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Is it cheaper to buy roadside assistance through your car insurance company?

Whether your car breaks down, you run out of gas or get a flat, you're first instinct may be to call AAA or another service. But your car insurer may offer roadside assistance coverage at a much better price.

A motorist uses a gauge to check air pressure in a tire in Portland, Maine, in this 2006 file photo.
Robert F. Bukaty/AP/File
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Most people will need to get some roadside assistance at one point in their life. Whether your car breaks down, you run out of gas or get a flat, you're first instinct may be to call AAA or another service. What you may not realize though is that your car insurance company may offer roadside assistance coverage at a much better price than AAA or other similar services. It's not always the case, but there are many instances where it will be better to go through your insurer. So when are those times?

Roadside Assistance Through Your Insurance

All of the major national insurance companies offer roadside assistance coverage as an optional addition to your main policy. So what is covered? Most things basically. When it comes to roadside assistance, you want to be covered for the following: flat tire, dead battery jump start, winching (getting your car unstuck), locked out of car and fuel delivery. Roadside assistance through your insurer will cover all of those things. Every company with the exception of Allstate, charges you a monthly payment as part of your premium. Allstate is the exception which charges $125 per service call.

Overall, your insurance company offers this policy for less than $25 per year, so only a few dollars per month. Depending on the age of the car and your driving history, rates may be a bit more expensive. Roadside assistance coverage provided by insurance companies are also open 24/7, so you may call no matter what hour of the day your car breaks down. The toll-free hotline number will arrange everything, such as calling a tow truck.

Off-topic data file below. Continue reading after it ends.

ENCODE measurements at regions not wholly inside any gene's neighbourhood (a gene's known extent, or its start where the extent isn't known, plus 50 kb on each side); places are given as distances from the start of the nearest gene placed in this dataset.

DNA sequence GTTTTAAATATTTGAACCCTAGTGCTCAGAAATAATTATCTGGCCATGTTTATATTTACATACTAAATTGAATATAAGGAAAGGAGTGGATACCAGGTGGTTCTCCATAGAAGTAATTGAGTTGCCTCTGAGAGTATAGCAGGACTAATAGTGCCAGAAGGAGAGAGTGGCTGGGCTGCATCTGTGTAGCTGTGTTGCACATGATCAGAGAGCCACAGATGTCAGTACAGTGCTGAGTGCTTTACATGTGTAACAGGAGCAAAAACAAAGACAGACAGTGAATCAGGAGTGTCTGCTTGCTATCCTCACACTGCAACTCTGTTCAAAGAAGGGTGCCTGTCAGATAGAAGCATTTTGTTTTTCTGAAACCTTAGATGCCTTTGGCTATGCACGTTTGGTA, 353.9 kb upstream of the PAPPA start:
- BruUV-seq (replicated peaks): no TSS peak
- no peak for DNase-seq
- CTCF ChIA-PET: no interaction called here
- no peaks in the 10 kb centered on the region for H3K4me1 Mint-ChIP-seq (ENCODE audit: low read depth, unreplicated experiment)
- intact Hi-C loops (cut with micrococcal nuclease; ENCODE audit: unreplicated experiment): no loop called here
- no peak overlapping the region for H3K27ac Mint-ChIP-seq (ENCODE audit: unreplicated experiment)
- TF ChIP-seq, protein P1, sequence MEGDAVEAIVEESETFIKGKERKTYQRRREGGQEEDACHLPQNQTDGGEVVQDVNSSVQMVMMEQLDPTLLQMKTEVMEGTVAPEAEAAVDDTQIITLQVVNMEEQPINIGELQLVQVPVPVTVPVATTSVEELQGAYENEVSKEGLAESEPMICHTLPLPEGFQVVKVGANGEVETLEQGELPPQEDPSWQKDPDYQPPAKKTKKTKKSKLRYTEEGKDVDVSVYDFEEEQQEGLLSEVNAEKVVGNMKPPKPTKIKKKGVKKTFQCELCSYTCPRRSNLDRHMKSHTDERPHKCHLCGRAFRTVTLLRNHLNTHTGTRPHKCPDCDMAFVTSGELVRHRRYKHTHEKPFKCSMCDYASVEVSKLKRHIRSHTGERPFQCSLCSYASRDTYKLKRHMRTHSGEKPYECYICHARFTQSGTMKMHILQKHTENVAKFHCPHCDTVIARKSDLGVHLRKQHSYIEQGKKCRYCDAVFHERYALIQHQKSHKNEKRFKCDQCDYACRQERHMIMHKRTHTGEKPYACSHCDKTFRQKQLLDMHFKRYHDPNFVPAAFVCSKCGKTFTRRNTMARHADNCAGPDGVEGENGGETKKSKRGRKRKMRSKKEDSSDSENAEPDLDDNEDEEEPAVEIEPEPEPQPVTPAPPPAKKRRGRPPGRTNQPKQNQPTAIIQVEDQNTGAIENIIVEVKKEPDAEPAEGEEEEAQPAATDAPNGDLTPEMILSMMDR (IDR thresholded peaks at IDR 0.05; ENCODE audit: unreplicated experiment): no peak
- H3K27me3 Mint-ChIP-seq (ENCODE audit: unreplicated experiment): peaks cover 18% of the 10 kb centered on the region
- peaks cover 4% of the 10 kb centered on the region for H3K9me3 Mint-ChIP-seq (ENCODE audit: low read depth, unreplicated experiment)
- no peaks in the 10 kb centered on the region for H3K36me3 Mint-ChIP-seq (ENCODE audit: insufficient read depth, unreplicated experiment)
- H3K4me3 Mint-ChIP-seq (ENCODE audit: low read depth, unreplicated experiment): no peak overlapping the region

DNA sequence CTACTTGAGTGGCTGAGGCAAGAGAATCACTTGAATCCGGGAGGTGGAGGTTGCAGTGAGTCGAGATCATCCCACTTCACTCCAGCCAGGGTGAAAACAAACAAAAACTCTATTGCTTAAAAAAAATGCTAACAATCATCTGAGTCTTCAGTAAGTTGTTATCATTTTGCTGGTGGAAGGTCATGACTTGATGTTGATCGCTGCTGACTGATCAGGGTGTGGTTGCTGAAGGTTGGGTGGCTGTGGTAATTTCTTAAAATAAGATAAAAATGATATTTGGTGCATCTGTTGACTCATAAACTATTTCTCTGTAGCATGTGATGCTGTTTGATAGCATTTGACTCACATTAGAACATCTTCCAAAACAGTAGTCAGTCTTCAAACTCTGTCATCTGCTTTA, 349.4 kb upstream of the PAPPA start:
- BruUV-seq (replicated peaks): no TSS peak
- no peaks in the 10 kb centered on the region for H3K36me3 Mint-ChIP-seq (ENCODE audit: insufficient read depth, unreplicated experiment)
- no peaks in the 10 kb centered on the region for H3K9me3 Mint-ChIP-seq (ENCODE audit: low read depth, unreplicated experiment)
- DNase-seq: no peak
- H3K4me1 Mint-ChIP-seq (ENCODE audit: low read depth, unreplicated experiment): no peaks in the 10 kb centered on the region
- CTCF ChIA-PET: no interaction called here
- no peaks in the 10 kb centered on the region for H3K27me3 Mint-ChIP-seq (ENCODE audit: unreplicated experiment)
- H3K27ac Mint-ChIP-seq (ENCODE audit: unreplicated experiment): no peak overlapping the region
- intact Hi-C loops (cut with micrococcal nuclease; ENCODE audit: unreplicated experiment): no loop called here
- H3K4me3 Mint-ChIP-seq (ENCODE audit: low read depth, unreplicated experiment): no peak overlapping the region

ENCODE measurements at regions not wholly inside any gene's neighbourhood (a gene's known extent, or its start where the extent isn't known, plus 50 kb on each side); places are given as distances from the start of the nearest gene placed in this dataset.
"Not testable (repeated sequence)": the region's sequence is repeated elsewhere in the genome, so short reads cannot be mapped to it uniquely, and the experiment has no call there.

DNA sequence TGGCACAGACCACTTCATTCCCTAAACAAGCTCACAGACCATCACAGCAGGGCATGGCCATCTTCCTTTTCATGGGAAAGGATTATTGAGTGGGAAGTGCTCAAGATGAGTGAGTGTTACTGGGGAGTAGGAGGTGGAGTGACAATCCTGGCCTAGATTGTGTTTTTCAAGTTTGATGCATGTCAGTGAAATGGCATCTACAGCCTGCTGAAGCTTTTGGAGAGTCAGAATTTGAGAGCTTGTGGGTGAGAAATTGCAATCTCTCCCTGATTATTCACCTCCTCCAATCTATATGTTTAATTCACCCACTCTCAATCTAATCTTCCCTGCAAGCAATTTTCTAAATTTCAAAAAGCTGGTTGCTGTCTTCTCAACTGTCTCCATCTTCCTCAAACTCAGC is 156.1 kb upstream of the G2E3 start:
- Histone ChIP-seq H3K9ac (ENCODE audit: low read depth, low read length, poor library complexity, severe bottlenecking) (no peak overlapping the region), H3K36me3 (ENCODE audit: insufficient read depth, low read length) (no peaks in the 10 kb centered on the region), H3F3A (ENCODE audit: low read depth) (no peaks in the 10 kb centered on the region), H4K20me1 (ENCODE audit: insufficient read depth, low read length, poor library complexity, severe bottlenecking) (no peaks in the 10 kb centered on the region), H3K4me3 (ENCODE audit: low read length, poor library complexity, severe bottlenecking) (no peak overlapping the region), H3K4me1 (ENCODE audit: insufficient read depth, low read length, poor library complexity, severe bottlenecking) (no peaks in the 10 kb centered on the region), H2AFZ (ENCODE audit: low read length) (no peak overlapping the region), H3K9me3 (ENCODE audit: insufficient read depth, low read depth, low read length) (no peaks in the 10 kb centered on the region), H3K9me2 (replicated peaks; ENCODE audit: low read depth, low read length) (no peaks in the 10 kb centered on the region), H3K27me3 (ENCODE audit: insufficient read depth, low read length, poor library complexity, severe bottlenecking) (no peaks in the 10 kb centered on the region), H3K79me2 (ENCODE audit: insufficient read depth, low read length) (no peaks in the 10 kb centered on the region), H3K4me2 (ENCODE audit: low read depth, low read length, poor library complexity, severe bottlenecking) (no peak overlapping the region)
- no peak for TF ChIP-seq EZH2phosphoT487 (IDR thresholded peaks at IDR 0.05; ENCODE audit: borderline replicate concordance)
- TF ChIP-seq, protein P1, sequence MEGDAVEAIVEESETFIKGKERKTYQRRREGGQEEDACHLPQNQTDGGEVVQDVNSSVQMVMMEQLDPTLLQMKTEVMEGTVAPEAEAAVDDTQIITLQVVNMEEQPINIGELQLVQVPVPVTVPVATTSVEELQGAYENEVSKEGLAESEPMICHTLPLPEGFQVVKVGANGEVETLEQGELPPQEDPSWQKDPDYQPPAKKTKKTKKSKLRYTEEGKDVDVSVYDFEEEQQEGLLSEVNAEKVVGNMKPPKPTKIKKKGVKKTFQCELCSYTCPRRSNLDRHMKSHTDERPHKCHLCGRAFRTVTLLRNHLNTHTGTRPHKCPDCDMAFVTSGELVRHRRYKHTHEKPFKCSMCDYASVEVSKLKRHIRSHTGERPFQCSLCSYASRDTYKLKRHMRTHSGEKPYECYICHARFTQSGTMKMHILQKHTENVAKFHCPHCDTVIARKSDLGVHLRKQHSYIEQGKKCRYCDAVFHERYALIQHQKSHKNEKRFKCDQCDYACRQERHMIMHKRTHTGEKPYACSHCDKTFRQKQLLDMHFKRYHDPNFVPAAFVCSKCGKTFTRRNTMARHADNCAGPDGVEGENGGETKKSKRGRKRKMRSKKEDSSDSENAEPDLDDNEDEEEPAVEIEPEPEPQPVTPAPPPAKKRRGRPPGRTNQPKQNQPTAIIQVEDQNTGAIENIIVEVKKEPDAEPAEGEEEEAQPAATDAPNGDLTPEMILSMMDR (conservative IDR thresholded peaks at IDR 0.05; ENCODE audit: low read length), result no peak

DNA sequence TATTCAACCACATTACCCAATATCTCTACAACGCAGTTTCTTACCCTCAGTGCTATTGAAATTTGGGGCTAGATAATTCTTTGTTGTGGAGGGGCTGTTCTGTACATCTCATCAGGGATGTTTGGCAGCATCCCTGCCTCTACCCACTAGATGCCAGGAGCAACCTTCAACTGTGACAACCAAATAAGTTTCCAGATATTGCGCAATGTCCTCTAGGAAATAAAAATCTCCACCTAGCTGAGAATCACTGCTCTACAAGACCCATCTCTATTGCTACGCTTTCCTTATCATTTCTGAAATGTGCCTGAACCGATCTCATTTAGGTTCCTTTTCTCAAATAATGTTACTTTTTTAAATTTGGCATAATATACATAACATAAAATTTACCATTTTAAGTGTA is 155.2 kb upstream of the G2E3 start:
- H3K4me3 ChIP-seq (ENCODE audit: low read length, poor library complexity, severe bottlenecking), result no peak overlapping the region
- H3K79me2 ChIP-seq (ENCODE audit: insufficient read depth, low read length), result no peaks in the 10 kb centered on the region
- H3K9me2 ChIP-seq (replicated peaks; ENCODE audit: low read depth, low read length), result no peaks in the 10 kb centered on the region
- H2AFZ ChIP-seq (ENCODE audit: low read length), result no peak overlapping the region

A potential downside to going with your car insurer however is that some require you have comprehensive or collision insurance on your policy. Collision and comprehensive are optional, but usually expensive, parts of auto insurance. While we recommend most drivers still add them, if you do not want to have it on your policy, you may not be able to get roadside assistance coverage.

Roadside Assistance Outside of Your Insurance

Getting roadside assistance outside of your insurance company usually requires being a member of AAA or other services such as Urgent.ly. AAA is usually the stalwart in roadside assistance and can boast several million members across the country. The coverage afforded to you by AAA, Urgent.ly and similar companies is the same as those provided by your insurance company: flat tire replacement, lock out services, fuel delivery, dead battery jump, et cetera. There is a price difference between AAA, Urgent.ly and your insurer however.

To call AAA you need to be a member, of which there are three tiers: basic, plus and premium. Basic membership is mandatory for at least one year, and only covers you for three miles worth of towing, which is less than what most insurers offer with their coverage. The Plus plan, which is most comparable to the coverage offered by insurance companies costs $92 per year, which is a bit more expensive than coverage offered by State Farm, GEICO, Progressive and Farmers. On the other hand, while AAA may be a little more expensive, being a member entitles you to several other benefits and discounts for other things outside of your car. Discounted rates with rental cars and certain hotels could actually make AAA a more worthwhile investment if you plan to travel often.

Urgent.ly is not a membership like AAA, but a place to call if your car has broken down. Costs for a tow are usually at least $99, while other services like a flat tire, lock out and dead battery are $75. Urgent.ly is still a bit more expensive than what insurance companies offer. If you have to tow anything over 10 miles as well, it becomes more expensive than AAA, without the added benefits and discounts. Urgent.ly also only operates in major cities in states, excluding large parts of different states. Urgent.ly may be the best option though for people who do not drive often, thus are less likely for a car breakdown. With AAA and your insurance company you have to pay even if you never have to use the coverage.

Should You Go with Your Insurance Company?

We would recommend going with the insurance company for the following people: those who have collision and/or comprehensive coverage on their normal policy, those who drive often and those who will not stand to benefit from the AAA benefits. Overall your insurer offers you the best price. If you drive often, your car is more likely to break down as well, so you have a greater likelihood of actually using the insurance. Finally, if you can't see yourself benefiting from AAA's other discounts, then the price you pay at AAA won't really be worth it.

This story originally appeared on Value Penguin.

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